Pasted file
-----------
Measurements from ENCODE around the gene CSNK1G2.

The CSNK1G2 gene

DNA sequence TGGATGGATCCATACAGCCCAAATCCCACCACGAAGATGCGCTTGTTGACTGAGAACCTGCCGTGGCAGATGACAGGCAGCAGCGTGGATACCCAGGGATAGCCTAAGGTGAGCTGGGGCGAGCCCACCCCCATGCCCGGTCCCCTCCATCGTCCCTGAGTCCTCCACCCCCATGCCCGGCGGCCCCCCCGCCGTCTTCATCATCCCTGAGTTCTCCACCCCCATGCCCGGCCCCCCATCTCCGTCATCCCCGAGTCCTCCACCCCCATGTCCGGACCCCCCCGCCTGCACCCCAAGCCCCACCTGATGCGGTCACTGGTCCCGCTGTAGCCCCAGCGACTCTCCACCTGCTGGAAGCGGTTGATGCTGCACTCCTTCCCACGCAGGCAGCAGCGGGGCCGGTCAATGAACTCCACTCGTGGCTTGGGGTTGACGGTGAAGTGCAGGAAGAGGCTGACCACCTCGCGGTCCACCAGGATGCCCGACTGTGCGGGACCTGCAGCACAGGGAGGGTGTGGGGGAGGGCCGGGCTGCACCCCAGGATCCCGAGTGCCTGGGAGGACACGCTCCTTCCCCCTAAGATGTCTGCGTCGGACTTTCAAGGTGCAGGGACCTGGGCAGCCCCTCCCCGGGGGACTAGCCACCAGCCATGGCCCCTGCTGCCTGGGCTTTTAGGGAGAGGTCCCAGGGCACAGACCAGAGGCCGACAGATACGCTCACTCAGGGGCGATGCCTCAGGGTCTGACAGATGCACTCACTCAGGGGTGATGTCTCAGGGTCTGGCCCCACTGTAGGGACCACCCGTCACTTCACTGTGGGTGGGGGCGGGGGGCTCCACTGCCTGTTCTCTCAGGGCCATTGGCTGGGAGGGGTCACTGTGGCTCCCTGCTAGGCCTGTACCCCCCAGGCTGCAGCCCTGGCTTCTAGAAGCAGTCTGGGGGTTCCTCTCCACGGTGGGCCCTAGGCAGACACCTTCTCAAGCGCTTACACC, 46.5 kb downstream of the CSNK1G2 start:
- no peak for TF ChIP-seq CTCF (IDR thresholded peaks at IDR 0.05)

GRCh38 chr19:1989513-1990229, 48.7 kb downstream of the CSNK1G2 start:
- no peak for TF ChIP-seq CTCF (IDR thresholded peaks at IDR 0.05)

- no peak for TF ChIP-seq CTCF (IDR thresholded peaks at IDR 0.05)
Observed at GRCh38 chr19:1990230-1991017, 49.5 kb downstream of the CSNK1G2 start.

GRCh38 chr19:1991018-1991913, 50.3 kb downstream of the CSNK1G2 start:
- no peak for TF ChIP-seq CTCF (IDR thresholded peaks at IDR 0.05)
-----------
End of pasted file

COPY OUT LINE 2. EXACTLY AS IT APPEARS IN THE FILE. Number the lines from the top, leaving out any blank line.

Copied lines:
The CSNK1G2 gene